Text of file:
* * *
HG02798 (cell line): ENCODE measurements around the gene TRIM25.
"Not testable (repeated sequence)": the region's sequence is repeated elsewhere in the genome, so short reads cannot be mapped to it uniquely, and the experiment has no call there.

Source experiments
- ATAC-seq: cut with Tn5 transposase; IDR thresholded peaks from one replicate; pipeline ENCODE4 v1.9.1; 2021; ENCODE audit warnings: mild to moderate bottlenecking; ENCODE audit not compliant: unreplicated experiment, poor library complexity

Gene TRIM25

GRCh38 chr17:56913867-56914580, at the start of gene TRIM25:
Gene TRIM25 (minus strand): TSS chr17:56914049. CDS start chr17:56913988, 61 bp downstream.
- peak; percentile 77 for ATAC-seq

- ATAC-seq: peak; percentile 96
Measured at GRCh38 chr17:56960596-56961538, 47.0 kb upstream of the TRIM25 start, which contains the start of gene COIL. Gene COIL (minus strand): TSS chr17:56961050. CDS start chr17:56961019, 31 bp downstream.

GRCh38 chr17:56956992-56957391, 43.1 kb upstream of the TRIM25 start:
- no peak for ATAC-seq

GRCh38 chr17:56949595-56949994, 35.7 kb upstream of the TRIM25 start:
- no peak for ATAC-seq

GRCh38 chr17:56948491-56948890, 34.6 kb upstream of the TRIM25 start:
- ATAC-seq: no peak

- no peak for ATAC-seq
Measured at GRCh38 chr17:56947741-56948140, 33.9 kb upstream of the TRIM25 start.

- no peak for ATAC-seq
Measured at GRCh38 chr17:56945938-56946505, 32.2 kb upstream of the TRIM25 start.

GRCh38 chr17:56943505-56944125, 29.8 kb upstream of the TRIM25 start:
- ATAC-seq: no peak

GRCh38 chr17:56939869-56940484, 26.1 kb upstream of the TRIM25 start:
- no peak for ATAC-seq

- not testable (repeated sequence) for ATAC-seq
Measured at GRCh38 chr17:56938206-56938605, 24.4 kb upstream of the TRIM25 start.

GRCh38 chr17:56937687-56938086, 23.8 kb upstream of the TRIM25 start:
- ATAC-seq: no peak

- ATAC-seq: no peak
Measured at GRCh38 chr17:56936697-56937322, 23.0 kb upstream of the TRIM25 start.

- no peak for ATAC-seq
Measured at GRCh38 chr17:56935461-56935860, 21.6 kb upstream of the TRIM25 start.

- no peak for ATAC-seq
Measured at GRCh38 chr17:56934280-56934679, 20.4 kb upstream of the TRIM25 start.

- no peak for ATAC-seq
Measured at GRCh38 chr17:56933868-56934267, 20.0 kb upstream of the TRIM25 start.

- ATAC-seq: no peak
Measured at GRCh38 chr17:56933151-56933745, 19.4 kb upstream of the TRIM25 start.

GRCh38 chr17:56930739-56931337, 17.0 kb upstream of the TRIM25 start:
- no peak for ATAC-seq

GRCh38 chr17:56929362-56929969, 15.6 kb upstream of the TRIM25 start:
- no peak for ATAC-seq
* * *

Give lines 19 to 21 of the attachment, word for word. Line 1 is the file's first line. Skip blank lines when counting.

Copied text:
- no peak for ATAC-seq
Measured at GRCh38 chr17:56945938-56946505, 32.2 kb upstream of the TRIM25 start.

GRCh38 chr17:56943505-56944125, 29.8 kb upstream of the TRIM25 start: